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NL-041218

The New Lenox Patriot 041218

26 | April 12, 2018 |

26 | April 12, 2018 | The New Lenox Patriot New Lenox newlenoxpatriot.com Leave the writing to the pros. Local writing professionals for all your copy needs. BOOST YOUR BUSINESS NOW: 708.329.8594 or content@22ndcm.com FOR MORE: 22CMBOOST.COM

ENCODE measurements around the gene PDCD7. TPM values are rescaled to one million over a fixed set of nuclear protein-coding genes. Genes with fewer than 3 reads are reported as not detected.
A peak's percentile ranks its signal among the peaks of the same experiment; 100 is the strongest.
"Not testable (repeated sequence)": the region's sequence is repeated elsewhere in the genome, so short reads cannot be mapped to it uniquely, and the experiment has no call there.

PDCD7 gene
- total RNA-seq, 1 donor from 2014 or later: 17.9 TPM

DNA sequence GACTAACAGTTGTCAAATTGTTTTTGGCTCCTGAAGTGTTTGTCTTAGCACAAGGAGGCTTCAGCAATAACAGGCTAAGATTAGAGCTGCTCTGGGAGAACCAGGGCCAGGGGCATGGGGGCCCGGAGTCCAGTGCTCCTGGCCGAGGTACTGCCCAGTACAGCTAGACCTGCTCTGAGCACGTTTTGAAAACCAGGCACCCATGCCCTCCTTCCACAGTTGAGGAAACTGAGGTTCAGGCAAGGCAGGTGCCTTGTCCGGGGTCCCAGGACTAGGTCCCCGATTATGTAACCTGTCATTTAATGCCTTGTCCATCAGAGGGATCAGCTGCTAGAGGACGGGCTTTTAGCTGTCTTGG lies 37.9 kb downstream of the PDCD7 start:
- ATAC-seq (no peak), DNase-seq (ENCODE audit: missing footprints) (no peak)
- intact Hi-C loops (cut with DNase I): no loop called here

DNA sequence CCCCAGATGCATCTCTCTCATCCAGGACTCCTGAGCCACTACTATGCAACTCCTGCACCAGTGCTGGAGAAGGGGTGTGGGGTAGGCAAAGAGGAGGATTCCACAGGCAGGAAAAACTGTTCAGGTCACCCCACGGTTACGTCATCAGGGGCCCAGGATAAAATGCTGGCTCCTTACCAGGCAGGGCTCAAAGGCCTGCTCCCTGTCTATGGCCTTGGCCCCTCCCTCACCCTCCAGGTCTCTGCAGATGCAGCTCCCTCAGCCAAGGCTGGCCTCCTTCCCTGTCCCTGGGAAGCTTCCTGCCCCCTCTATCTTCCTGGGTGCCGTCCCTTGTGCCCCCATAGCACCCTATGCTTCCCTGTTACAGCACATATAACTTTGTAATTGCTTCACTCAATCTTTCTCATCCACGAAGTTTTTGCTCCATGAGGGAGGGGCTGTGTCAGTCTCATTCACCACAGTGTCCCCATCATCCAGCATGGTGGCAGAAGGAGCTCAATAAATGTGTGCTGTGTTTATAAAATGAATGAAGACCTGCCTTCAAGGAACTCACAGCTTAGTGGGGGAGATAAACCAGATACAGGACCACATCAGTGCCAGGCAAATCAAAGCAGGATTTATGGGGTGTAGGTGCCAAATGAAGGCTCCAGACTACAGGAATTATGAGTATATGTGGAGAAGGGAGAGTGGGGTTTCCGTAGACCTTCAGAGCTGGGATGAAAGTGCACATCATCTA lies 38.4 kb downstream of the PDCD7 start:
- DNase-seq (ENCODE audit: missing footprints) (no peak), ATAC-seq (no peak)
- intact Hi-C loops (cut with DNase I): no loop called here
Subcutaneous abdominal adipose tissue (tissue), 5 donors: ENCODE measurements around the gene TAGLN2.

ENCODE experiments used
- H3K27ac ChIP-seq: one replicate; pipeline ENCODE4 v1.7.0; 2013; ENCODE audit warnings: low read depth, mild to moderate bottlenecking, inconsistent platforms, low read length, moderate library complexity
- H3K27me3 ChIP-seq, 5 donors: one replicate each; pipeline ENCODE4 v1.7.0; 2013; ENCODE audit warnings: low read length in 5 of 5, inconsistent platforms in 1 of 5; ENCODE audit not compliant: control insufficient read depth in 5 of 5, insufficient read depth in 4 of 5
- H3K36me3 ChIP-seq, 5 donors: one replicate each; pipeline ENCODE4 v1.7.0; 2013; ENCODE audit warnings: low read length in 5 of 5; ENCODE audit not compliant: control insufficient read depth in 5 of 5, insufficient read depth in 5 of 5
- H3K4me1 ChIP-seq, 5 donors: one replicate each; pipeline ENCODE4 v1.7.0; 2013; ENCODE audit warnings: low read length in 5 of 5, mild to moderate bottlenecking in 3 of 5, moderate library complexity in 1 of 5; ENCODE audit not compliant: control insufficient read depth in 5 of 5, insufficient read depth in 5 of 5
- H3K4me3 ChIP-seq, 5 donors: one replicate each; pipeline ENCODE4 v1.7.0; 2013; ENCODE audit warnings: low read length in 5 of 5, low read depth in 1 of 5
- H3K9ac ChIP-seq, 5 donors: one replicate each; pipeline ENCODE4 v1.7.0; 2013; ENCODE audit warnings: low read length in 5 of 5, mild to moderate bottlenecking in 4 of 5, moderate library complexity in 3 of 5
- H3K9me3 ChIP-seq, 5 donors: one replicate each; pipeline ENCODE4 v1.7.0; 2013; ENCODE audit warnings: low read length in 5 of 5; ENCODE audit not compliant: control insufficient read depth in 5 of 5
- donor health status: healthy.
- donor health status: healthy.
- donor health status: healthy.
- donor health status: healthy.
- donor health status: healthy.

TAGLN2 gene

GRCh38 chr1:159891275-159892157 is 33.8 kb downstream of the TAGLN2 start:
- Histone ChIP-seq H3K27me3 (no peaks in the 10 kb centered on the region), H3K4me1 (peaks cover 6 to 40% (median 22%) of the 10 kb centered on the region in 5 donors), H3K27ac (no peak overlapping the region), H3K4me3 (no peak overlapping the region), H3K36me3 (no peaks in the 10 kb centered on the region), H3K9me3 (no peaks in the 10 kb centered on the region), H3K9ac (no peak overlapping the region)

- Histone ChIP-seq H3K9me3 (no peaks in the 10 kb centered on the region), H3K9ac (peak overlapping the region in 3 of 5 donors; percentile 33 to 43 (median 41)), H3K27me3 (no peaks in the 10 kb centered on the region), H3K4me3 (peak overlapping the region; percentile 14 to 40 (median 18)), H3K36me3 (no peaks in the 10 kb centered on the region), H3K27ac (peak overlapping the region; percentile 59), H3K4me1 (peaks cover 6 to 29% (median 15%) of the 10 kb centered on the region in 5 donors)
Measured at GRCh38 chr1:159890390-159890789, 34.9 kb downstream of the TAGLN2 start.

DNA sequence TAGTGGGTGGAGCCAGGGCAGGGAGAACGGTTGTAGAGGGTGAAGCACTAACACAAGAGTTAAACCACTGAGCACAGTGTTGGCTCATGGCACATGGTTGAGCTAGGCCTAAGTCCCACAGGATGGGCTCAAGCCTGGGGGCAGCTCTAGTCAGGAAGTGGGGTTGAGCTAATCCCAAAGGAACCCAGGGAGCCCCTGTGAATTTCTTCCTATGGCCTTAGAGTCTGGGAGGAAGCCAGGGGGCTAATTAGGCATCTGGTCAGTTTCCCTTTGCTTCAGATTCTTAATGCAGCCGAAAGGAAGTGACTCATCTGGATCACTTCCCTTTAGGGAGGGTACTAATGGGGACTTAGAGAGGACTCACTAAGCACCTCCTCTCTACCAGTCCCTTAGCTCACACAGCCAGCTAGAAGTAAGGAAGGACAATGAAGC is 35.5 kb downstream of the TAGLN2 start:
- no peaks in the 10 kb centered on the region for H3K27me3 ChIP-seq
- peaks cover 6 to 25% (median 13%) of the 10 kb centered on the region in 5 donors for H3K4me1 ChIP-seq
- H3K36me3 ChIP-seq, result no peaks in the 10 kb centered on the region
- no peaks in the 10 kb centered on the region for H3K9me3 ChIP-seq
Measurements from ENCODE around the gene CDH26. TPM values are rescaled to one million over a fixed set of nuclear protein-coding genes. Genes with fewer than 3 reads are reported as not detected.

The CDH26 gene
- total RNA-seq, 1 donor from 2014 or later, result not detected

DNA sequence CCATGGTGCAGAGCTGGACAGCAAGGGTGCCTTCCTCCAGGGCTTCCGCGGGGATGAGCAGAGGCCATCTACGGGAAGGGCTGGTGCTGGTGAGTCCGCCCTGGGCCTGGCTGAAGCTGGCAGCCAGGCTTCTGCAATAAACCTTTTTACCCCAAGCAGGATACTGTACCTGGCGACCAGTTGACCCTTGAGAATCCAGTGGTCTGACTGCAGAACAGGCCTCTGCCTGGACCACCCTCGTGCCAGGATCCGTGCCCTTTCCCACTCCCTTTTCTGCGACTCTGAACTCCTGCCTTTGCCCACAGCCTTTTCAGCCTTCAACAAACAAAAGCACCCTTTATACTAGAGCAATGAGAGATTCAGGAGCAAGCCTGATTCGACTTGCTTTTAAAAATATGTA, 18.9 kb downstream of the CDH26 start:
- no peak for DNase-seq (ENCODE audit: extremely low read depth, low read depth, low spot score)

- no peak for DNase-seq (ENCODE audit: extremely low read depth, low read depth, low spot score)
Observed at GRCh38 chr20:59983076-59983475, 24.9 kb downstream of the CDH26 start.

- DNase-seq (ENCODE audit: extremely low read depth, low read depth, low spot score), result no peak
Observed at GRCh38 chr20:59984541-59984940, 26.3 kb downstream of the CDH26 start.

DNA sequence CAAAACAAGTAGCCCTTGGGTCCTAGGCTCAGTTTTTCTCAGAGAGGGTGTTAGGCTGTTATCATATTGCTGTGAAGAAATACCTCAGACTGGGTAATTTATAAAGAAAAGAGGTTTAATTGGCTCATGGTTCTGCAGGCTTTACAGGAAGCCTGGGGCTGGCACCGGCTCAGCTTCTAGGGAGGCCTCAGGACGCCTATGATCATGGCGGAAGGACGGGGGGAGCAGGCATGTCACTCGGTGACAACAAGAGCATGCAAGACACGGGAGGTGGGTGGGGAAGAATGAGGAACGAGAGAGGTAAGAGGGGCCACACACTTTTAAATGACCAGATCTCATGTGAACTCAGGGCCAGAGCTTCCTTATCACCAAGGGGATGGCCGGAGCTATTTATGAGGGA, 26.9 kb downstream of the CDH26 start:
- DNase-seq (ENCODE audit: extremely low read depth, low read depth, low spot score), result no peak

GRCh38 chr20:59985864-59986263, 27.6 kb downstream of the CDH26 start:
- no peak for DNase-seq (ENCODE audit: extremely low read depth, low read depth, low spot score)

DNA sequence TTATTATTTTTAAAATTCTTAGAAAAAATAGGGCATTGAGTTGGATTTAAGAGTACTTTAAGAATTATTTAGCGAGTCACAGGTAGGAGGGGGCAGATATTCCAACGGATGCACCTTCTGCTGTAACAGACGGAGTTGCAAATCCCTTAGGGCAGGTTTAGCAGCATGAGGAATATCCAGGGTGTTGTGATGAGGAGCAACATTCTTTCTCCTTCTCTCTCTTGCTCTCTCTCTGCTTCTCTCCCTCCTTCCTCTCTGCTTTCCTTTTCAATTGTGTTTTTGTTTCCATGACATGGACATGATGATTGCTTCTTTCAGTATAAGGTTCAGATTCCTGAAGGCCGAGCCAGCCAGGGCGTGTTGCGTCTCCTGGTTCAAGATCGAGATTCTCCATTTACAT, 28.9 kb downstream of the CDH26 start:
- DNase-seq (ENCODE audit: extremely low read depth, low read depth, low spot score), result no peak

newlenoxpatriot.com Dining Out the New Lenox Patriot | April 12, 2018 | 27 Tradycja builds upon Polish traditions with modern flair Bill Jones, Managing Editor A new Polish restaurant opens in Orland Park. “Is it a deli or a buffet?” That is the question with which Damian Piekarczyk has been faced ever since opening the doors to Tradycja half a year ago in Orland Park. The calls are almost daily, but the answer to it is: neither. “Polish culture is not about buffets and delis,” Piekarczyk said, calling that an “old misconception.” While Tradycja literally means “tradition,” the restaurant brands itself as “Polish fusion cuisine.” Similarly, while a portion of its menu deals in Polish comfort food — such as dumplings, breaded pork chops, potato pancakes and stuffed cabbage — the rest of it is an exploration of everything else Polish cuisine can be. “It’s a plated restaurant and dinner,” Piekarczyk said. “We want to show that Polish cuisine, Polish food, is not just a buffet. We have nice restaurants.” In fact, the standards of Polish cuisine to which many Americans are accustomed are more akin to comfort foods back in Poland, Piekarczyk explained. People rarely go out to eat them; they are simply made at home. And they do not display the true skills of a chef the way modern food can, he said. Piekarczyk’s cuisine much more resembles what one would find at hotel restaurants in Poland. In fact, Piekarczyk, who moved to the United States just four years ago, got his culinary start at a Polish hotel called Crocus, working under a mentor by the name of Sebastian Krauzowicz. It is Piekarczyk’s mission to take the things he learned and educate the area on modern Polish cuisine. And he considered Orland Park an obvious spot to do it after moving to the Chicago area. “You don’t have many Polish restaurants here, and you have a lot of Polish people,” he said of the village. The mission starts, of course, with the food. Tradycja’s main focus is modern Polish cuisine, and Piekarczyk said it will continue to change with the season, using fresh fish and berries as they are available. When asked of which dish he is most proud, Piekarczyk interestingly enough goes to the soups portion of the menu, where he features a creamy potato with sheep’s cheese variety ($7), which includes shiitake mushrooms, chives and truffle oil — a “Highland thing” that helps show off his heritage. He also is partial to the lamb rack ($26), served with shallots, artichoke, carrot ragout, parsley and cashew pesto. And while everything is plated to perfection, the pork tenderloin ($18) may be among the most photogenic of the bunch, featuring three medallions with saffron potatoes, carrots, fried leeks and a wild mushroom sauce. Tradycja 14478 S. LaGrange Road in Orland Park Hours • 11 a.m.-9 p.m. Tuesday- Saturday • Noon-9 p.m. Sunday • Closed Mondays • Summer Hours: 11 a.m.-11 p.m. Friday and Saturday For more information ... Phone: (708) 949-8109 Virtually every dish on the menu has a different plate to feature it, according to server Agnieszka Kuc, who helped with translations in the interview with Piekarczyk, as needed. While Piekarczyk ultimately is calling the shots in the kitchen, Kuc said he is great about taking staff feedback and letting everyone contribute good ideas to make the restaurant stronger, especially when it comes to the bar. Among the can’t-miss offerings there, for those of age, is the cytrynówka, which Kuc said is like a Highlander version of limoncello, made in house. “Every family has their version of it,” she said. The look of Tradycja is just as important to Piekarczyk as its cuisine. One wall features a series of Highlander crests, and everything from the tables and chairs to the wood adorning the bar area was shipped from Poland to decorate the restaurant. And the chef even ABOVE: The pork tenderloin ($18) features saffron potatoes, carrots, fried leeks and a wild mushroom sauce, showing off chef Damian Piekarczyk’s take on modern Polish cuisine. TOP OF PAGE: A panoramic view shows the back half of Tradycja, a Polish fusion restaurant that opened late last year in Orland Park. Photos by Bill Jones/22nd Century Media spent what “many people” have told him was probably too much to make sure the bathrooms not only fit the theme but also help customers feel comfortable with the quality of establishment Tradycja strives to be. Piekarczyk said Friday and Saturday evenings have been busy, while Sundays see a predominantly Polish crowd. But Tradycja also features a limited lunch menu during the week and offers customers a catering menu. But dinner is where Piekarczyk truly shines. While he could not find the perfect word in English for the feeling he has about bringing what he does to the United States, he described it as something akin to a calling or purpose. He knew, even when he was learning in Poland, that he one day wanted to bring his talents here to show people what Polish cuisine is all about. “I’m very glad that I’m here,” he said. “People have to know about us.”